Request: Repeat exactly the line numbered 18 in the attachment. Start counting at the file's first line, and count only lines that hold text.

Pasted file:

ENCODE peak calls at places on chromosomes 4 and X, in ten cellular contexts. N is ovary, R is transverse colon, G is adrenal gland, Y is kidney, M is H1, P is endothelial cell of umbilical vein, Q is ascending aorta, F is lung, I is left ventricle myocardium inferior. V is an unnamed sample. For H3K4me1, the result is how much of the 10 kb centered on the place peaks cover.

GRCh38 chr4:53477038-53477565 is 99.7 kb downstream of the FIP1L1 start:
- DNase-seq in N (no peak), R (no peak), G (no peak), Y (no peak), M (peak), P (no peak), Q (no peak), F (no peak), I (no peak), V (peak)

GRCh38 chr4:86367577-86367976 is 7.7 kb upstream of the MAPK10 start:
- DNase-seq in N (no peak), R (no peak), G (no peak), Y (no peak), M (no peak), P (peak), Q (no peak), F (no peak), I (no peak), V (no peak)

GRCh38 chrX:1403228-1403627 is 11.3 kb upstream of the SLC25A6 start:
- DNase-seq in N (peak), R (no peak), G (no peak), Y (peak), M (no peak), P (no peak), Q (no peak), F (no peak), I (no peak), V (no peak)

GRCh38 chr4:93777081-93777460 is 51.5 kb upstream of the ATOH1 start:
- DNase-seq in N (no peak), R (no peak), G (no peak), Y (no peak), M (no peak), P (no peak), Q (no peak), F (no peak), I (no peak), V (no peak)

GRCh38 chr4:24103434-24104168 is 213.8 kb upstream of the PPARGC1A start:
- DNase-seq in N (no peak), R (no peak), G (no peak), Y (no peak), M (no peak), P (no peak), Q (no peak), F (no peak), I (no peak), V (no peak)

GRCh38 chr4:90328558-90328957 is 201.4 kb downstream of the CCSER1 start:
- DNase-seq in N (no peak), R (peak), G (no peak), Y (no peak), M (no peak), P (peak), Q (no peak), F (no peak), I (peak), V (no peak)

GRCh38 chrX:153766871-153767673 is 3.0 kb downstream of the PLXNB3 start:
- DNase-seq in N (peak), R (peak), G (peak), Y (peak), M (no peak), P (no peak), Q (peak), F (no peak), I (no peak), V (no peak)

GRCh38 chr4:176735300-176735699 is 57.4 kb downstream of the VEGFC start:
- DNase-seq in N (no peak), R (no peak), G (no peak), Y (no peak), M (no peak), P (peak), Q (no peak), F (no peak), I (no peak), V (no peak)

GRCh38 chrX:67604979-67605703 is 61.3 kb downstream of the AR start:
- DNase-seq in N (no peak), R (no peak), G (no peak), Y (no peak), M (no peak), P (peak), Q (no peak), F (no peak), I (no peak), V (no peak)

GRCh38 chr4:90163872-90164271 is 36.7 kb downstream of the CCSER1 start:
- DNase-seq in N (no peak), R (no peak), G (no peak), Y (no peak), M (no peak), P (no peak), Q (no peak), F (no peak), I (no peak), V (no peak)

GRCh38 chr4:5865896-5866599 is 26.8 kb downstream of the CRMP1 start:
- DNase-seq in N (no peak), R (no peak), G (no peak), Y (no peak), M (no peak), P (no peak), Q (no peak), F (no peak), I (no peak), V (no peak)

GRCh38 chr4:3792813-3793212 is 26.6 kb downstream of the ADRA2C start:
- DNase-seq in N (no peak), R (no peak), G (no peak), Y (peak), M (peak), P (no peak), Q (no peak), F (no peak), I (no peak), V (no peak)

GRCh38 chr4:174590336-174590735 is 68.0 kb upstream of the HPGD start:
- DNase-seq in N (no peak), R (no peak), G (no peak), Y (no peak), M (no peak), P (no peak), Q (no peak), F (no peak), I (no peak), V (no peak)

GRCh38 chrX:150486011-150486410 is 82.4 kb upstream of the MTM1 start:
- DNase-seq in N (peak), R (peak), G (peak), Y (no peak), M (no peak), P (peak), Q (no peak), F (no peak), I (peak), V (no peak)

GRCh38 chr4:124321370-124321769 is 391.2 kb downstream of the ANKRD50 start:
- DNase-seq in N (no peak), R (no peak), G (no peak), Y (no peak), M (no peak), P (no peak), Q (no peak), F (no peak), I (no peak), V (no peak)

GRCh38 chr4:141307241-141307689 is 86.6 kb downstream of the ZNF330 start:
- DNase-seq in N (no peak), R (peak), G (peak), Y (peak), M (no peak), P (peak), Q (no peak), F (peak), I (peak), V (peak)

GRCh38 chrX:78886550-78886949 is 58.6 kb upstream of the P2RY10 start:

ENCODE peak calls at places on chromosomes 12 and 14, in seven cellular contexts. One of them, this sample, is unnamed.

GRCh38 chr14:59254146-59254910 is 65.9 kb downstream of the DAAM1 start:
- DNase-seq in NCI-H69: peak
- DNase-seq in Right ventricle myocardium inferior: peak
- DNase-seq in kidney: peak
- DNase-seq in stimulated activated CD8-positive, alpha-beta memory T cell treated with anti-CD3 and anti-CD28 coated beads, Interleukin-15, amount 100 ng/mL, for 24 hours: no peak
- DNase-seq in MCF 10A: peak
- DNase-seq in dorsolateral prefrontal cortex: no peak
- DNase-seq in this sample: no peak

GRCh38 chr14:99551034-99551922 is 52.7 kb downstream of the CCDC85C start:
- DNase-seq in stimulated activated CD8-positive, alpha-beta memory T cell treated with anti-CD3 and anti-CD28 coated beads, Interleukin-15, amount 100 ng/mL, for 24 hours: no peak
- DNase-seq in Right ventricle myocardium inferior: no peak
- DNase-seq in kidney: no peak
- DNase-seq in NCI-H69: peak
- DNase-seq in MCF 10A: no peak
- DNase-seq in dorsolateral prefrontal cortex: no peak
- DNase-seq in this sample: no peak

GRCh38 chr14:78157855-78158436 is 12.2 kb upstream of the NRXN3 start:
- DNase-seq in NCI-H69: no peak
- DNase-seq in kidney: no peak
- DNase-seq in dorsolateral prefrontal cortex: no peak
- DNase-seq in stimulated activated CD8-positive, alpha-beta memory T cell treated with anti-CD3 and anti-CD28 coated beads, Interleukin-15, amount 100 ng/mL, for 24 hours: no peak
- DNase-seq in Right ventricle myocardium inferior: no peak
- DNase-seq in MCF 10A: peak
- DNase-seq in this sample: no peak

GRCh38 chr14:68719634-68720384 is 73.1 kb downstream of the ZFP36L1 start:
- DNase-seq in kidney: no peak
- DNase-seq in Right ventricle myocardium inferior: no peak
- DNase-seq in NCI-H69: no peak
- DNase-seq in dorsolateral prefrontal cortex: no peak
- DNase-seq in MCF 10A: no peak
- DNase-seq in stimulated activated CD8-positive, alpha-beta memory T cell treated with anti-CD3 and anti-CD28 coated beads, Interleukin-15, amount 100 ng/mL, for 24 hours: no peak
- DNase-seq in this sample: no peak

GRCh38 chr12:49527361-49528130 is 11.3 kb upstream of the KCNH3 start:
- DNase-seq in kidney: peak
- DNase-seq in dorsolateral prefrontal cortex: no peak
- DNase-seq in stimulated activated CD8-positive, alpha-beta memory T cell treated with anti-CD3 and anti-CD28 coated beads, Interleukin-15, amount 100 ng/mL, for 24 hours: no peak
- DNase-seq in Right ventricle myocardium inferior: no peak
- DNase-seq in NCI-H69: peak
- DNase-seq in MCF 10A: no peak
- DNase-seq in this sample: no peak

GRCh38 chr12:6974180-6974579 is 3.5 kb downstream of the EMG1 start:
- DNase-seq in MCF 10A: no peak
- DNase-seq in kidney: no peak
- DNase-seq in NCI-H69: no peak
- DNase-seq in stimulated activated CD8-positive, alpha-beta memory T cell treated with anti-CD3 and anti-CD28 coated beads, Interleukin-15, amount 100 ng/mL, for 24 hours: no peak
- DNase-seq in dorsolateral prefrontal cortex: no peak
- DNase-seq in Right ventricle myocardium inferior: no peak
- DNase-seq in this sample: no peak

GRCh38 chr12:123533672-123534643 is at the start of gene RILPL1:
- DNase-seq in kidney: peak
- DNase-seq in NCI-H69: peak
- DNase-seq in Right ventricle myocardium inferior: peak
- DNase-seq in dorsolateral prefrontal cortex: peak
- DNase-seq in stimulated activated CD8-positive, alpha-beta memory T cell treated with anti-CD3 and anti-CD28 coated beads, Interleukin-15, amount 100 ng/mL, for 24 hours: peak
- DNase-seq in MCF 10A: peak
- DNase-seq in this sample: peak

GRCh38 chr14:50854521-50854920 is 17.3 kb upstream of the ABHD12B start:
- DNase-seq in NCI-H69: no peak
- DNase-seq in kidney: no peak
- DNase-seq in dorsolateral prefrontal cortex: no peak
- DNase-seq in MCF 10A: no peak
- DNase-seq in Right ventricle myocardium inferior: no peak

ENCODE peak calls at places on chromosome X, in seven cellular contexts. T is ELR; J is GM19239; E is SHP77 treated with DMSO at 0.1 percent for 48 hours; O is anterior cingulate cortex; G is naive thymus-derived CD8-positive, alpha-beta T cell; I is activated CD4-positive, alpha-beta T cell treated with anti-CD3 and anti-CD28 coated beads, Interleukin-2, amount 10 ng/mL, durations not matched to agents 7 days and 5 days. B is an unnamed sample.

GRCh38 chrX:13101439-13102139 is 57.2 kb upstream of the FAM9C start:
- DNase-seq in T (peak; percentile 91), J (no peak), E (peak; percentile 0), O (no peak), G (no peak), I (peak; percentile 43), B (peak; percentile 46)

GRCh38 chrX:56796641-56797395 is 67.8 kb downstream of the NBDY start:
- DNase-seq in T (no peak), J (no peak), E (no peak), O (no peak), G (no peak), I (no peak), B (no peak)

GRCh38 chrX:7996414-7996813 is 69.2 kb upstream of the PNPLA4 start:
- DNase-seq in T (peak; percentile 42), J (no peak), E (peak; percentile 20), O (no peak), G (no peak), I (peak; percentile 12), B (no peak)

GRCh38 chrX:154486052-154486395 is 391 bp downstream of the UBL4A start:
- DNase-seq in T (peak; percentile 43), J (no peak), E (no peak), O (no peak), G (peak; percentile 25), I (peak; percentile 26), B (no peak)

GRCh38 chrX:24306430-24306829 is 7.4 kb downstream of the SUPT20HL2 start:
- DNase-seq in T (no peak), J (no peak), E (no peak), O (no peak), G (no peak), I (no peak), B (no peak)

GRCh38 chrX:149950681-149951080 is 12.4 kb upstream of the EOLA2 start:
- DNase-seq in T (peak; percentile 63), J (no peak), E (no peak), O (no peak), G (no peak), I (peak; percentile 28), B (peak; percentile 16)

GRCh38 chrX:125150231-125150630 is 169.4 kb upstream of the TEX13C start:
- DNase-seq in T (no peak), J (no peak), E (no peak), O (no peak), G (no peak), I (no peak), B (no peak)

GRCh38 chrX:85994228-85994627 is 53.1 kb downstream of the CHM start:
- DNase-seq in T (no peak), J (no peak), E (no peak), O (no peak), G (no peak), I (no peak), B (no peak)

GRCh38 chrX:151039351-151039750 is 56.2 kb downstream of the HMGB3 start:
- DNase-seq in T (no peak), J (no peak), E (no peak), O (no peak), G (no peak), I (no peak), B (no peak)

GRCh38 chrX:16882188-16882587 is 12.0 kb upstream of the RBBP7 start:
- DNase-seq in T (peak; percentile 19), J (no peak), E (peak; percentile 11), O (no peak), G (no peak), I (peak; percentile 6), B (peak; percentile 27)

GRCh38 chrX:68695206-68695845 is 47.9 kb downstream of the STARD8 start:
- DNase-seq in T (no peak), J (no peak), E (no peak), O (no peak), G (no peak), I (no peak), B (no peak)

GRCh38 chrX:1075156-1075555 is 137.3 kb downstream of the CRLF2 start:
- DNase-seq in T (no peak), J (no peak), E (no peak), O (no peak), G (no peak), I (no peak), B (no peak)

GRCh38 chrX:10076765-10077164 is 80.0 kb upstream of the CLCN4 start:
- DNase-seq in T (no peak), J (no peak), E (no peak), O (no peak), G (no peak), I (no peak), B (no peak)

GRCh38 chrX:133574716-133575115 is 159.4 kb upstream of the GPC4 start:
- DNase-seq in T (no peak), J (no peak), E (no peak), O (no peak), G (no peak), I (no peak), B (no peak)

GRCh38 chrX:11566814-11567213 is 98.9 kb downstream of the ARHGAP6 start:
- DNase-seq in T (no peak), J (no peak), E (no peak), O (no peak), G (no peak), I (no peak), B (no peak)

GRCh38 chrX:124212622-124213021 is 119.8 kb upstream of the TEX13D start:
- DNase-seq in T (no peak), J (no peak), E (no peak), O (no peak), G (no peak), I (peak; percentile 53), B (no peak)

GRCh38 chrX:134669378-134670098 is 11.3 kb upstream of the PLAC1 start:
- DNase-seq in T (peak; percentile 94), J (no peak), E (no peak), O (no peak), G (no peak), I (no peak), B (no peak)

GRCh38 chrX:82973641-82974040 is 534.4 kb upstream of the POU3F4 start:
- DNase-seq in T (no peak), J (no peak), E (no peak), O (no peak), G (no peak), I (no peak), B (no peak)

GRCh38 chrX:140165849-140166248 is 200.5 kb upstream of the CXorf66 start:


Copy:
GRCh38 chrX:67604979-67605703 is 61.3 kb downstream of the AR start: